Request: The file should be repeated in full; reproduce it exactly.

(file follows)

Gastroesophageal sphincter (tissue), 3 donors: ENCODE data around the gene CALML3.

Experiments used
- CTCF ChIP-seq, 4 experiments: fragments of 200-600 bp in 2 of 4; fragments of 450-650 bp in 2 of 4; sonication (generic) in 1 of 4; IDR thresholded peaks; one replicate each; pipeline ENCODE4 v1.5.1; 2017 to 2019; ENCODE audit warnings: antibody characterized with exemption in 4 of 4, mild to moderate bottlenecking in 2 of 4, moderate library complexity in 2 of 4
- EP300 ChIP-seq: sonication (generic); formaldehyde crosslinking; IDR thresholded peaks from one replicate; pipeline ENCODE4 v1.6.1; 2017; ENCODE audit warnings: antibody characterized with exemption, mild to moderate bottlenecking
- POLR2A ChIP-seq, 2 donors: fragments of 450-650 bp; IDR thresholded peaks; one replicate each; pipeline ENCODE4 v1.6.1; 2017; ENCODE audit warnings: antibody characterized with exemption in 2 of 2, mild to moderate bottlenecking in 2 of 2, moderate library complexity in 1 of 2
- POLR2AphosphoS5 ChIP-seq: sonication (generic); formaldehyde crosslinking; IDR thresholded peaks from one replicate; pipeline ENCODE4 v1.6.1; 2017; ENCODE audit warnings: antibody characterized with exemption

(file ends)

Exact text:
Gastroesophageal sphincter (tissue), 3 donors: ENCODE data around the gene CALML3.

Experiments used
- CTCF ChIP-seq, 4 experiments: fragments of 200-600 bp in 2 of 4; fragments of 450-650 bp in 2 of 4; sonication (generic) in 1 of 4; IDR thresholded peaks; one replicate each; pipeline ENCODE4 v1.5.1; 2017 to 2019; ENCODE audit warnings: antibody characterized with exemption in 4 of 4, mild to moderate bottlenecking in 2 of 4, moderate library complexity in 2 of 4
- EP300 ChIP-seq: sonication (generic); formaldehyde crosslinking; IDR thresholded peaks from one replicate; pipeline ENCODE4 v1.6.1; 2017; ENCODE audit warnings: antibody characterized with exemption, mild to moderate bottlenecking
- POLR2A ChIP-seq, 2 donors: fragments of 450-650 bp; IDR thresholded peaks; one replicate each; pipeline ENCODE4 v1.6.1; 2017; ENCODE audit warnings: antibody characterized with exemption in 2 of 2, mild to moderate bottlenecking in 2 of 2, moderate library complexity in 1 of 2
- POLR2AphosphoS5 ChIP-seq: sonication (generic); formaldehyde crosslinking; IDR thresholded peaks from one replicate; pipeline ENCODE4 v1.6.1; 2017; ENCODE audit warnings: antibody characterized with exemption